Bump has been eating solid food for a few months now, and I’ve reacclimatized myself with this situation enough to give some advice on what to expect. If you’re a parent of a new eater or a toddler, this post is for you. It’s also for anyone else who might like to laugh at the insanity which has become my life. Here’s my three best pieces of advice.
Bibs are semi-useful at best
I’ve long suspected that bibs were of dubious value for keeping food off a baby’s clothes, Bump has confirmed my suspicions. The ratio between Bib coverage and the amount of food kept off clothes is nowhere near one to one. Bibs will catch food which drips off a spoon or out of a baby’s mouth, which is nice. But the person who invented the bib, and then passed on this invention as an absolute necessity for feeding, forgot that babies love to grab things. And, as it so happens, a bib is a thing that is right there to be grabbed. When a big glop of food falls on the bib for a brief moment I’m relieved that Bump is wearing a bib. Then Bump grabs his bib and proceeds to spread the captured glop across his upper body.
Bibs are kind of like taking your shoes off at airport security. We know it’s a dumb thing to have to do and that it has little or no real value, but we’re so accustomed to it that it would feel weird to keep our shoes on as we pass through a checkpoint. I won’t feed Bump without a bib, and I know it won’t do much good. It’s just the way it is.
A third arm is a plus
Babies are cute. They are also devious.
Bump has a trick where he’ll throw his arms up and open his mouth like he’s about to take a bite, but when you move the spoon within striking distance he’ll demonstrate his mastery of the speed force and either grab the spoon or fling it out of my hand. He thinks this is great fun 1.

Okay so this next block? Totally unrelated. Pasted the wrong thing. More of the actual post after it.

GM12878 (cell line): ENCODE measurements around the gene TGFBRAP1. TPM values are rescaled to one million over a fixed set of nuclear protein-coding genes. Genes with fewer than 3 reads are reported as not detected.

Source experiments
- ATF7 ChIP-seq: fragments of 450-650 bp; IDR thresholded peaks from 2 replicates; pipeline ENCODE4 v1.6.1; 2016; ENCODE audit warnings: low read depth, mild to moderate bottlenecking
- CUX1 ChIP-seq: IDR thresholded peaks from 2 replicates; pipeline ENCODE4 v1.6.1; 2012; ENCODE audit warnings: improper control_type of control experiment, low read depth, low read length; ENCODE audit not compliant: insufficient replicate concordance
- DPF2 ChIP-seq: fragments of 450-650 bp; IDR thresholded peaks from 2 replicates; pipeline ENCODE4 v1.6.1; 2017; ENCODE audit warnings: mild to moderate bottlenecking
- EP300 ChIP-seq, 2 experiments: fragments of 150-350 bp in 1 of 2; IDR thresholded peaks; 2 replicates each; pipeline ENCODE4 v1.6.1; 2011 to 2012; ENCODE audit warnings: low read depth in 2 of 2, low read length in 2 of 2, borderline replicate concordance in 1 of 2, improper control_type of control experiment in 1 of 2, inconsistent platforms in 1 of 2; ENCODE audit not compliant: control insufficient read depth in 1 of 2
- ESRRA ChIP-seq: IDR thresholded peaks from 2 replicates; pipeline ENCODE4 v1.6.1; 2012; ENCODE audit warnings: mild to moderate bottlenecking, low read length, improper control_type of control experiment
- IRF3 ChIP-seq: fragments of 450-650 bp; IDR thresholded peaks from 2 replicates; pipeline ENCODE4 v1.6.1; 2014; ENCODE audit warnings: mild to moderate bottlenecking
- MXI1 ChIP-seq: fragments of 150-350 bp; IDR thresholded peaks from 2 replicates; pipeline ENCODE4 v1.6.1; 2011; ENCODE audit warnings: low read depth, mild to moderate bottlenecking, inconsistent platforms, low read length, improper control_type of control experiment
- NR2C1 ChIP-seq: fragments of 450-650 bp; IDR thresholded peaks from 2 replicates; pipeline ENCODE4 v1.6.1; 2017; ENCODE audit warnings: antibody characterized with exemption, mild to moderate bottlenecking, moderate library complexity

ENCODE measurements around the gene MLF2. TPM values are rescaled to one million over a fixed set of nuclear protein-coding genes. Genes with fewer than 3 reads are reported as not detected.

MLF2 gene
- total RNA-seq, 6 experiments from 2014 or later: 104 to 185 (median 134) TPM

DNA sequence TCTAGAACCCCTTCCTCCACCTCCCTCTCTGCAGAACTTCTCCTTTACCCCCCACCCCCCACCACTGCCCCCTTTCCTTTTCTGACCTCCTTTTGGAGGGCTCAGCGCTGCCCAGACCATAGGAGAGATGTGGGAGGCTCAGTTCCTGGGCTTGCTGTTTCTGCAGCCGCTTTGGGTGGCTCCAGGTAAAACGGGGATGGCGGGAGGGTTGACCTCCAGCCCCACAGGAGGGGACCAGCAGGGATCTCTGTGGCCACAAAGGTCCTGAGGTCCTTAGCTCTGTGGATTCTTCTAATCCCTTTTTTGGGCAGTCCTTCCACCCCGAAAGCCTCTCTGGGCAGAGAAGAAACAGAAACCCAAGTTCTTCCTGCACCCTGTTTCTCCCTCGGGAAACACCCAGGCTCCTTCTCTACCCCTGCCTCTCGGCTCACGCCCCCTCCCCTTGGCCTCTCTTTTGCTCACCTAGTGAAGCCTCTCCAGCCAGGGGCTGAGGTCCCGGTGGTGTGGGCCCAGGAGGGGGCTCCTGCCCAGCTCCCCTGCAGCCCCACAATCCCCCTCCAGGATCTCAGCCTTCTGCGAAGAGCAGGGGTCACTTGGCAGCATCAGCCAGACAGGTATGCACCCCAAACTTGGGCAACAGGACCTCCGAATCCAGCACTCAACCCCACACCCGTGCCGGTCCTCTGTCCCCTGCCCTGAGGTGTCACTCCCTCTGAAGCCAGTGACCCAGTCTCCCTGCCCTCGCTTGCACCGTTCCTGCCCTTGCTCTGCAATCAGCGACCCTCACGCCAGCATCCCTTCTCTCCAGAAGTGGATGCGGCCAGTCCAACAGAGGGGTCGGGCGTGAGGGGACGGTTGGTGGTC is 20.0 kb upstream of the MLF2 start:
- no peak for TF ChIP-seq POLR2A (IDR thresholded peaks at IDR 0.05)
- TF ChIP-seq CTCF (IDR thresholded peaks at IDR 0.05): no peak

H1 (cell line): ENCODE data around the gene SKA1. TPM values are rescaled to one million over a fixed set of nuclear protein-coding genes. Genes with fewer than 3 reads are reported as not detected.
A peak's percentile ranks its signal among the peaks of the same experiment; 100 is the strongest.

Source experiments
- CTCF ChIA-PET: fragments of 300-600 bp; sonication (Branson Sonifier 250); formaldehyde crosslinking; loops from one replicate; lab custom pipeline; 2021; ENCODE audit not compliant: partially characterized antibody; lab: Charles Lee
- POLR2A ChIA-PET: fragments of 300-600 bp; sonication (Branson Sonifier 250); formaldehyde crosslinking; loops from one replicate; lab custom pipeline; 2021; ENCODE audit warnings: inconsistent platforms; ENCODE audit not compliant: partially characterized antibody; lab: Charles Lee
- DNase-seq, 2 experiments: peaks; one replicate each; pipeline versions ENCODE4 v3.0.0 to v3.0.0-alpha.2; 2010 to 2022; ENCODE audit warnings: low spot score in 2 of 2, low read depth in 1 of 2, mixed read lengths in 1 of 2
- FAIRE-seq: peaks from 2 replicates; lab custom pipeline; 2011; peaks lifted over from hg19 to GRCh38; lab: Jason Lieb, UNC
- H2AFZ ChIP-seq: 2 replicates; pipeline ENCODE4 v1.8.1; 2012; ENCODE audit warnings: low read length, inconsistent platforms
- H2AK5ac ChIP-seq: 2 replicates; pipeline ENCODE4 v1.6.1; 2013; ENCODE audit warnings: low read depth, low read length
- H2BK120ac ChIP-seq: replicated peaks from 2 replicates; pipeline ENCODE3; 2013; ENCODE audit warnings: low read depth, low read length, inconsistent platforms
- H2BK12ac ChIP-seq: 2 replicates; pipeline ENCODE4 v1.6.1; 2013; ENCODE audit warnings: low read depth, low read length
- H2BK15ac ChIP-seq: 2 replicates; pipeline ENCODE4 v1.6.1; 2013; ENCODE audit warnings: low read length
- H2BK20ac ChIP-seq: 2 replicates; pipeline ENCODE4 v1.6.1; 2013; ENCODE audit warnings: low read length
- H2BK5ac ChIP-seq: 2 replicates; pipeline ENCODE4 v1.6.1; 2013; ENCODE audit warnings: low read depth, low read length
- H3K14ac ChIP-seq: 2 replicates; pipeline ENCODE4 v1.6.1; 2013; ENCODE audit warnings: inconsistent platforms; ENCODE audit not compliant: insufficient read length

This morning Bump played his trick 2 as I was feeding him some yogurt. When he flicked his spoon over on to the counter I set the yogurt container on his tray, blocked by my arm, and began to wipe up the mess. He grinned at me and feinted for the container with one hand, when I went to block him he reached out with his closer hand and grabbed the yogurt – which made even more of a mess 3.
A third arm would have allowed me to block both hands and clean up the splattered yogurt off the counter. Yes, I could have also not put the yogurt on the try, but it was blocked.
Bump is a creative problem solver.
Babies’ have stretchy powers
I’ve known that babies have stretchy powers for years, ever since my daughter spun 180 degrees while standing in my lap, keeping her feet firmly in place, and then reaching out and grabbing a full glass of coke that should have been out her grasping radius 4.
Bump confirmed his stretchy powers this morning when he pulled a Mister Fantastic on me 5. In the scenario I shared above, after I pinned Bump’s arms on his tray and began to wipe off the smeared yogurt from his hands and face, he somehow managed to reach his head and proceed to get yogurt in his hair. He did this even though his arm was still pinned to the tray and he never leaned his head down. I am going to have to make this kid’s meal times a YouTube sensation.
- Also, he may have super powers, so that’s a plus. ↩
- I fall for it every time. ↩
- He was quite pleased. ↩
- It was then dumped on my lap, in the middle of January. In Massachusetts. That ride home sucked. ↩
- D.C. and Marvel references in one post! I’m a Marvel fan myself, but I’ve always considered Quicksilver to be a pompous jerk. ↩